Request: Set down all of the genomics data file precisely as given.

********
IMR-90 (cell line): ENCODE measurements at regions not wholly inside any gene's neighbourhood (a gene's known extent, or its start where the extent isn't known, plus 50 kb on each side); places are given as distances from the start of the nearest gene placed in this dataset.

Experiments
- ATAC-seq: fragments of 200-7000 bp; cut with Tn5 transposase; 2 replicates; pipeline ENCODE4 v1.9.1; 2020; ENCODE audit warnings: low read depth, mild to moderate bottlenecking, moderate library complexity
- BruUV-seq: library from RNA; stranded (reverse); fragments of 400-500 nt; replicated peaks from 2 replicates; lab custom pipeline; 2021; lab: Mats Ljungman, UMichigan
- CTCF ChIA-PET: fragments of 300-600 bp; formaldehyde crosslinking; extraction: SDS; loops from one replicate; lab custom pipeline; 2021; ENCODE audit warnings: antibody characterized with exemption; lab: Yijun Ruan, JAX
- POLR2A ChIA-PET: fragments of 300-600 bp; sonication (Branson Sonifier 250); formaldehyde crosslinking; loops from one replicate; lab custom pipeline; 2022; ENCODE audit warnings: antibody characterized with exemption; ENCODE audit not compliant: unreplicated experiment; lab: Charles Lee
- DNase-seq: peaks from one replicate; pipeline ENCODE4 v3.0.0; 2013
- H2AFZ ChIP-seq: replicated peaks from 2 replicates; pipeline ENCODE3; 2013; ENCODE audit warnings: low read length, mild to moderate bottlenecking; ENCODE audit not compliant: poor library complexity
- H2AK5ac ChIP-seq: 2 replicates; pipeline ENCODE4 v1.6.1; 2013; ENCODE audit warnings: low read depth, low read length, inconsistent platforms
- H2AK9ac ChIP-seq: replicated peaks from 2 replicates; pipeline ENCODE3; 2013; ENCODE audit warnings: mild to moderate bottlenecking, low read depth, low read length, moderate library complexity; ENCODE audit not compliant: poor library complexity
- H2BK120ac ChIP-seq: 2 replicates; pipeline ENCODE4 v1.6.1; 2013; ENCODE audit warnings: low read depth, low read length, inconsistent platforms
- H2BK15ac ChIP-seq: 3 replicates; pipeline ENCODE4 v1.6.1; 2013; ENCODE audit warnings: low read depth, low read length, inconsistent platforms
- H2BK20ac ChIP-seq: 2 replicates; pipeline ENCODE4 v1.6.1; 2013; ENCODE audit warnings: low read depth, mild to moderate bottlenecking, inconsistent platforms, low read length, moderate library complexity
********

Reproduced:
IMR-90 (cell line): ENCODE measurements at regions not wholly inside any gene's neighbourhood (a gene's known extent, or its start where the extent isn't known, plus 50 kb on each side); places are given as distances from the start of the nearest gene placed in this dataset.

Experiments
- ATAC-seq: fragments of 200-7000 bp; cut with Tn5 transposase; 2 replicates; pipeline ENCODE4 v1.9.1; 2020; ENCODE audit warnings: low read depth, mild to moderate bottlenecking, moderate library complexity
- BruUV-seq: library from RNA; stranded (reverse); fragments of 400-500 nt; replicated peaks from 2 replicates; lab custom pipeline; 2021; lab: Mats Ljungman, UMichigan
- CTCF ChIA-PET: fragments of 300-600 bp; formaldehyde crosslinking; extraction: SDS; loops from one replicate; lab custom pipeline; 2021; ENCODE audit warnings: antibody characterized with exemption; lab: Yijun Ruan, JAX
- POLR2A ChIA-PET: fragments of 300-600 bp; sonication (Branson Sonifier 250); formaldehyde crosslinking; loops from one replicate; lab custom pipeline; 2022; ENCODE audit warnings: antibody characterized with exemption; ENCODE audit not compliant: unreplicated experiment; lab: Charles Lee
- DNase-seq: peaks from one replicate; pipeline ENCODE4 v3.0.0; 2013
- H2AFZ ChIP-seq: replicated peaks from 2 replicates; pipeline ENCODE3; 2013; ENCODE audit warnings: low read length, mild to moderate bottlenecking; ENCODE audit not compliant: poor library complexity
- H2AK5ac ChIP-seq: 2 replicates; pipeline ENCODE4 v1.6.1; 2013; ENCODE audit warnings: low read depth, low read length, inconsistent platforms
- H2AK9ac ChIP-seq: replicated peaks from 2 replicates; pipeline ENCODE3; 2013; ENCODE audit warnings: mild to moderate bottlenecking, low read depth, low read length, moderate library complexity; ENCODE audit not compliant: poor library complexity
- H2BK120ac ChIP-seq: 2 replicates; pipeline ENCODE4 v1.6.1; 2013; ENCODE audit warnings: low read depth, low read length, inconsistent platforms
- H2BK15ac ChIP-seq: 3 replicates; pipeline ENCODE4 v1.6.1; 2013; ENCODE audit warnings: low read depth, low read length, inconsistent platforms
- H2BK20ac ChIP-seq: 2 replicates; pipeline ENCODE4 v1.6.1; 2013; ENCODE audit warnings: low read depth, mild to moderate bottlenecking, inconsistent platforms, low read length, moderate library complexity